A baby with normal hearing learns to talk by listening to her parents and other people around her. Children who lose their hearing before they start talking may have a hard time learning to speak because they can’t How ears work clearly hear others. Ears are complicated organs. Just Children who are deaf or hard of beyond the part you can see is the ear hearing learn to talk by watching a canal, where sound enters our brain. The teacher as a sound is made. They also waves of sound meet the eardrum and may touch the teacher’s throat or cheek the ossicles (AH-sih-culs), small bones in to feel the vibrations each sound makes. the middle ear, and cause them to Students can also feel the teacher’s vibrate. Those vibrations make tiny hair breath as the sound is made. cells in the cochlea (KOH-klee-ah) move Then students try to make that same and send electrical messages to our brain noise. It may take a lot of practice to through the auditory nerve. Then our learn just one sound. brain takes over to understand the sound.

Please include all of the appropriate registered trademark symbols and copyright lines in any publication of The Mini Page®. 1031332


Friday, April 3, 2009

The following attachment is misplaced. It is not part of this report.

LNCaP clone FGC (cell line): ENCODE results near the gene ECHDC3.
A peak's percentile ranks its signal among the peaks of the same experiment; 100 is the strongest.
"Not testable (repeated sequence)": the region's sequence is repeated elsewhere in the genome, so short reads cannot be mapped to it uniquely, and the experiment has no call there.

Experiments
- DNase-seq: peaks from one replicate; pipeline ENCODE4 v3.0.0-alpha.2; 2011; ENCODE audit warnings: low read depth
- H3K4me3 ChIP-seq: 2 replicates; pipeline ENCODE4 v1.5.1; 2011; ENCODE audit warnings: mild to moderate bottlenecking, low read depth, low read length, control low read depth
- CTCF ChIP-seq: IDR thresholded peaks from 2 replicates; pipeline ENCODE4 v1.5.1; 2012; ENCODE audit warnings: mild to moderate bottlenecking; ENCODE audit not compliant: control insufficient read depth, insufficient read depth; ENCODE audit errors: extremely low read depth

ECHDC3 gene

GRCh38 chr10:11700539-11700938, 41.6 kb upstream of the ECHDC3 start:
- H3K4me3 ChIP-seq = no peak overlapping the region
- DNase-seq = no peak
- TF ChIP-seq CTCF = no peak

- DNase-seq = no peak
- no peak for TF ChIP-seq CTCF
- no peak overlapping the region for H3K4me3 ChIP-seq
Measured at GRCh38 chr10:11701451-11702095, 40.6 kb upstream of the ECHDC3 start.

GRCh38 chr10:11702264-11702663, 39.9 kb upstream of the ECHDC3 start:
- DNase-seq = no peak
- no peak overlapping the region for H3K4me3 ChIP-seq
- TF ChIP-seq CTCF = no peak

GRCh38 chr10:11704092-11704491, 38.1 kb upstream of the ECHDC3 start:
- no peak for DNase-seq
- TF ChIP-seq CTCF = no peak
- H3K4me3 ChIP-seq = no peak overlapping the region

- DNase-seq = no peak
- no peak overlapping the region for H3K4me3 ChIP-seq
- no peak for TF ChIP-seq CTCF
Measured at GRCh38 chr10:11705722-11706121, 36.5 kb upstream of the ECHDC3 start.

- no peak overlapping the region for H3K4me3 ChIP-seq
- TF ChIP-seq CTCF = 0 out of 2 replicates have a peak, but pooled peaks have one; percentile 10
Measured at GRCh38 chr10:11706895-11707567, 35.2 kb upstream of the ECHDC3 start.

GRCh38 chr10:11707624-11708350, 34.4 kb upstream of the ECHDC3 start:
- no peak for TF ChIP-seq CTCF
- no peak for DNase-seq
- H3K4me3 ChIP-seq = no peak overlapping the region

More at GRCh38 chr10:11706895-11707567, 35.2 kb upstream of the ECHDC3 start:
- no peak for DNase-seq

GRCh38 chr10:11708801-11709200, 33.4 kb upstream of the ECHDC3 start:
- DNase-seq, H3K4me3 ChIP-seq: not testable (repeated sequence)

Town Times


13-2 (09); release dates: March 28-April 3 from The Mini Page © 2009 Universal Press Syndicate

Sign Language History of sign language Almost 400 years ago, a Spanish man named Juan Pablo Bonet developed a way for deaf or hard of hearing people to communicate with each other. In the mid1700s, a Frenchman, Charles-Michel de l’Épée, used Bonet’s signs to develop an alphabet. He also started a school for deaf children in Paris.

American Sign Language Different countries or areas have different sign languages. In the United States, many people use American Sign Language. The five parts of a sign are:

© 2007 William Vicars

1. the shape of the hand; 2. which way the palm faces; 3. where the hand is located;

4. how the hand moves; 5. facial expressions that go with the sign.